Volume 76, Number 46 | April 11 - 17, 2007

That’s all she wrote: B & N to close

By Kristin Edwards 

Large retailers like Barnes & Noble are usually considered a threat to smaller businesses and are often blamed for driving them out of business.

In the East Village, however, the bookstore competition will get a little lighter when the Barnes & Nobles at 4 Astor Pl. closes down. The New York Post reported last week the store will be closing at the end of the year.

The Post reported that the company’s shares have decreased 10 percent this year following a decrease in revenue.

Last Friday, however, business at the Astor Pl. bookstore looked good. On the ground-floor level, there was a line of shoppers waiting to make purchases at the register, while others perused books on the shelves and display tables. Upstairs, nearly every table in the store’s cafe was filled with people drinking coffee and poring over magazines. It was a sharp contrast to the handful of customers at Shakespeare & Co., at  716 Broadway, just around the corner.

However, not everyone who goes to Barnes & Noble makes a purchase.

Bansi Kachalia, a Pace University senior, said the Barnes & Noble was a great place to “go and hang out while waiting to meet up with someone or to just chill at before you go somewhere else.” She said while she enjoys flipping through the books and magazines, she rarely buys anything.

Mary Ellen Keating, a Barnes & Nobles spokesperson, denied any connection between lower stock prices and the closing of the store.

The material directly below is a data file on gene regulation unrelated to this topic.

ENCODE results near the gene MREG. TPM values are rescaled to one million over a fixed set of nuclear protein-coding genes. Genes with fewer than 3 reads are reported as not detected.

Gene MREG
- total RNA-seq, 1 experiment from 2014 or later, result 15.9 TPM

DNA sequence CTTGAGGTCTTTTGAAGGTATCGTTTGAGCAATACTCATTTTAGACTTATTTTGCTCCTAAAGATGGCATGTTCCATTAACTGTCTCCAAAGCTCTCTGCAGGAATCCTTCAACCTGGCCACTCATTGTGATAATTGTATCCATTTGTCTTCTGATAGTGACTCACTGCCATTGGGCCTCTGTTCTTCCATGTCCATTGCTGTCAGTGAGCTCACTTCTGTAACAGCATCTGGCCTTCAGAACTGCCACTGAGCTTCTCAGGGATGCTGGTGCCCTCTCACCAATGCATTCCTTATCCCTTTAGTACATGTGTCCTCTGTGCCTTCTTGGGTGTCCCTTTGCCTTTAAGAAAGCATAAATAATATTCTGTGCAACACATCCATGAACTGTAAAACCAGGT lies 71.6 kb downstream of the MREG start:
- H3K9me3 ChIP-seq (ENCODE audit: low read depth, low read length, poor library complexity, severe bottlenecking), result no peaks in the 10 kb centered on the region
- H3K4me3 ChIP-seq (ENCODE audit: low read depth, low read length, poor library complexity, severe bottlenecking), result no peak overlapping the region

“This has nothing to do with sales, this is about rent,” she said. “The store is closing because we can’t afford the rent. We wish we could stay, but we can’t.”

With Barnes & Noble closed, the area will be relying on smaller bookstores, including St. Mark’s Book Shop, at 31 Third Ave., and East Village Books, at 99 St. Mark’s Pl., as well as Shakespeare & Co.

Keith McEvoy, Shakespeare & Co.’s manager, said their store doesn’t face any threat of closing.

“We’re doing fairly well,” he said. Asked if he though Internet sites like Amazon.com were affecting sales, he said, “It obviously has an effect, and is changing how we do business. But we have a big business in textbooks. People can’t get them immediately online.”

Honi Klein, executive director of the Village Alliance business improvement district, said she had just heard the news about Barnes & Noble.

“I was surprised when I heard it was closing,” Klein said. She said she was unaware of any other businesses on Astor Pl. or St. Mark’s Pl. east of Broadway that had left or were leaving due to high rents.

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